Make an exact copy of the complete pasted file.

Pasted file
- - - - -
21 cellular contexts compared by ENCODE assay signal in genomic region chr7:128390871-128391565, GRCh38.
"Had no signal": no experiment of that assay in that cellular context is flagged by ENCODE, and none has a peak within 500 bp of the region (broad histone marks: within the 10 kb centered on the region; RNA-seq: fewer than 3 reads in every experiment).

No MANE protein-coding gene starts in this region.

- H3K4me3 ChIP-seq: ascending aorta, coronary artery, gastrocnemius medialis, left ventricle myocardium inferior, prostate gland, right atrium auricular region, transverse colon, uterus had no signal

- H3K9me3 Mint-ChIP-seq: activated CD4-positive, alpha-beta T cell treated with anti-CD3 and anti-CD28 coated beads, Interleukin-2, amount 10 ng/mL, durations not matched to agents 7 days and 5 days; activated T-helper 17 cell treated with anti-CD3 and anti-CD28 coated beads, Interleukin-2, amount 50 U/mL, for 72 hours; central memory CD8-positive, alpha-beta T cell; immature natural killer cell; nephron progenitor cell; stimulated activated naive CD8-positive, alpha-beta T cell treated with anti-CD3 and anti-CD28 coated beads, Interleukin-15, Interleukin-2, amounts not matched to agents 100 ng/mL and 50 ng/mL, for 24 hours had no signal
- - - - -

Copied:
21 cellular contexts compared by ENCODE assay signal in genomic region chr7:128390871-128391565, GRCh38.
"Had no signal": no experiment of that assay in that cellular context is flagged by ENCODE, and none has a peak within 500 bp of the region (broad histone marks: within the 10 kb centered on the region; RNA-seq: fewer than 3 reads in every experiment).

No MANE protein-coding gene starts in this region.

- H3K4me3 ChIP-seq: ascending aorta, coronary artery, gastrocnemius medialis, left ventricle myocardium inferior, prostate gland, right atrium auricular region, transverse colon, uterus had no signal

- H3K9me3 Mint-ChIP-seq: activated CD4-positive, alpha-beta T cell treated with anti-CD3 and anti-CD28 coated beads, Interleukin-2, amount 10 ng/mL, durations not matched to agents 7 days and 5 days; activated T-helper 17 cell treated with anti-CD3 and anti-CD28 coated beads, Interleukin-2, amount 50 U/mL, for 72 hours; central memory CD8-positive, alpha-beta T cell; immature natural killer cell; nephron progenitor cell; stimulated activated naive CD8-positive, alpha-beta T cell treated with anti-CD3 and anti-CD28 coated beads, Interleukin-15, Interleukin-2, amounts not matched to agents 100 ng/mL and 50 ng/mL, for 24 hours had no signal